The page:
Rates

The latest "saber rattling" surrounding nuclear tensions between the U.S. and North Korea continues to dominate the headlines, and some level of concern about the situation is certainly justified. While we still expect cooler heads to prevail, there's certainly an elevated risk that a miscalculation or miscommunication on either side could lead to disaster.
The sterling came off its highs and yields on UK debt fell on Thursday in response to the Bank of England and Mark Carney’s unconvincing attempts to warn traders that markets are behind the curve on interest rate hikes over the next few years.
Gold got a boost Friday on weaker-than-expected inflation and retail sales figures, casting doubt on the Federal Reserve’s ability to continue normalizing interest rates this year.
Minutes from the Federal Reserve’s meeting on June 13-14 June showed that monetary policy members were split over the timing of shrinking the balance sheet. While some Fed officials want to kick off the process for reducing the holdings of treasuries and asset-backed securities in September, others want to see more clues on inflation, which has been edging lower.
The Bank of England (BoE) caught traders off-guard on Thursday, turning what was expected to be a rather mundane affair into something far more interesting, as two policy makers joined Kristin Forbes in voting for a rate hike.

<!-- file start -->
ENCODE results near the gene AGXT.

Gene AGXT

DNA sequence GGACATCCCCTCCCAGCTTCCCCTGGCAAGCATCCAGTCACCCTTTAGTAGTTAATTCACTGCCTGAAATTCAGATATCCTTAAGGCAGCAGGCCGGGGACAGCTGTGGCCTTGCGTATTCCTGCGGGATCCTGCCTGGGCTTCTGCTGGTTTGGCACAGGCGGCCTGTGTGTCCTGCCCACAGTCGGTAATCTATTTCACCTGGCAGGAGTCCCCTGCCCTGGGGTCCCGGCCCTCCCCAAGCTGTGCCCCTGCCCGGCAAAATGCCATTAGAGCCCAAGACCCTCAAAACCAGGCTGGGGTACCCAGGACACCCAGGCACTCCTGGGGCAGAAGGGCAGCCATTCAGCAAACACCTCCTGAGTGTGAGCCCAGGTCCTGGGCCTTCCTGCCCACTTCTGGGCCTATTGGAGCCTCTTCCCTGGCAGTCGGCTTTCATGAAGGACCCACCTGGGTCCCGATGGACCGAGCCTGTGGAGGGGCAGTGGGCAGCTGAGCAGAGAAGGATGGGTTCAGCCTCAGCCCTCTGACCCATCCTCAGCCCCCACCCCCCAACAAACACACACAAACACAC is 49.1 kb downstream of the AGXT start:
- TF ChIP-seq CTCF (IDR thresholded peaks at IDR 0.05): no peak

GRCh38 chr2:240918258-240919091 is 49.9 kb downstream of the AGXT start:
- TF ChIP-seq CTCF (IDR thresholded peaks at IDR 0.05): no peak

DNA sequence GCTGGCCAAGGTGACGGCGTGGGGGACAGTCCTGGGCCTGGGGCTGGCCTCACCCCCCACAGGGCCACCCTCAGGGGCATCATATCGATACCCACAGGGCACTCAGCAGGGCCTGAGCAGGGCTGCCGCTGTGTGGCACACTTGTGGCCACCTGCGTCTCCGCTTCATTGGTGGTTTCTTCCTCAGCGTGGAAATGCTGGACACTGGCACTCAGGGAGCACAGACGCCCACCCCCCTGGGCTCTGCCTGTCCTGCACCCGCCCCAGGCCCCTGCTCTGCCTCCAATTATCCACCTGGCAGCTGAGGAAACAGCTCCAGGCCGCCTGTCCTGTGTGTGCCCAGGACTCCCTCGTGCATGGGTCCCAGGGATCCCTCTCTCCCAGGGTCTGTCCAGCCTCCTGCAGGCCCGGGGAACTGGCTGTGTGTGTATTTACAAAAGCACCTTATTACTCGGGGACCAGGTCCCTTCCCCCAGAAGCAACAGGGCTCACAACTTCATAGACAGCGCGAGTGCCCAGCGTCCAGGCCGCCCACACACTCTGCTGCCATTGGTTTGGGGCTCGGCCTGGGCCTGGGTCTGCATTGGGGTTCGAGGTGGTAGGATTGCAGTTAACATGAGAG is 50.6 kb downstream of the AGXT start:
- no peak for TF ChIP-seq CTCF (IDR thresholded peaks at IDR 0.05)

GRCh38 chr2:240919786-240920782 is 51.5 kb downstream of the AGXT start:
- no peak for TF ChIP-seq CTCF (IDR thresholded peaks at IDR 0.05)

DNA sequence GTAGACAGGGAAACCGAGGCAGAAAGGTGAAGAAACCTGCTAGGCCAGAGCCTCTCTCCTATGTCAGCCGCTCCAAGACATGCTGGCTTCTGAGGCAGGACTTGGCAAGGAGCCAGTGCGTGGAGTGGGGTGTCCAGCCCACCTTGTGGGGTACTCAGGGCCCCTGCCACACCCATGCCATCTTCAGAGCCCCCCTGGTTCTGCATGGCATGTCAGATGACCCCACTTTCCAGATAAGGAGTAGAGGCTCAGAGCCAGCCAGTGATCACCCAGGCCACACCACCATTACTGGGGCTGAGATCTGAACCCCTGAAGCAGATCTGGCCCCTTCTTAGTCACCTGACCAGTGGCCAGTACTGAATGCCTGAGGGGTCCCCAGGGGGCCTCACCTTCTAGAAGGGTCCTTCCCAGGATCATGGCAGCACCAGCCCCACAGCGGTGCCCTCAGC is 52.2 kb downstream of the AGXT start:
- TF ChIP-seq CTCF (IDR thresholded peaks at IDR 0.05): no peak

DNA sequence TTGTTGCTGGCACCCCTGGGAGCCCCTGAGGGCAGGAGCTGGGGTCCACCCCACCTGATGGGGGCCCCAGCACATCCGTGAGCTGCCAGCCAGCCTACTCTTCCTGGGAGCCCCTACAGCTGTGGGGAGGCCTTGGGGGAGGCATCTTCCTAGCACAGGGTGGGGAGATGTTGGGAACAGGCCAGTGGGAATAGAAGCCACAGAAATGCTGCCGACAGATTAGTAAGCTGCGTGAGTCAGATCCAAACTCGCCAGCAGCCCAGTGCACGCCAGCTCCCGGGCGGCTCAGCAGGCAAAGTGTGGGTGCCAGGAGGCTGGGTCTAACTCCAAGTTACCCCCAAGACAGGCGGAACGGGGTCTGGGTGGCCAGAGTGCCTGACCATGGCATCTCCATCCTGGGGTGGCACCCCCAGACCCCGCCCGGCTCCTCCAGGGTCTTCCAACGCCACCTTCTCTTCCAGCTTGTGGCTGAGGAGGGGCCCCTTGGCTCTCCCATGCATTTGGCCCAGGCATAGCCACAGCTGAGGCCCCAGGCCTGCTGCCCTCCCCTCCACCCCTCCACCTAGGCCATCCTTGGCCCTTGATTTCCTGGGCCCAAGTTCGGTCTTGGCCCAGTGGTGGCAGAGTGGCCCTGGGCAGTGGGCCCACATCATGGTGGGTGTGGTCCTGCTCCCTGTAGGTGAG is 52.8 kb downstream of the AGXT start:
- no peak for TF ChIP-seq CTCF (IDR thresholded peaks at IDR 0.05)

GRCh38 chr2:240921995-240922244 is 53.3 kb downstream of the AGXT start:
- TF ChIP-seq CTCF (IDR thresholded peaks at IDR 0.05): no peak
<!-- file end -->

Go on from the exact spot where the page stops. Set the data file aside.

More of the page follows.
We've expected a relatively flat open on Wall Street on Wednesday, as traders await the minutes from the FOMC meeting earlier this month, having already strongly priced in a rate hike in June, with a second in December looking less certain.
The New York Federal Reserve said on Friday it raised its outlook for U.S. economic growth in the second quarter, citing positive surprises from industrial production and capacity utilization data in April which helped offset last month’s drop in home construction.
I can’t exactly say the markets were excited about the Bank of England’s “Super Thursday,” given the lack of any significant move in the pound ahead of the meeting.
The dollar once again fell against the euro and the pound even though the monthly jobs report surprised to the upside and the probability of a June rate hike rose to 100%.
The USD appears to have been provided with a temporary boost following the news that the United States added another 211,000 jobs to its economy.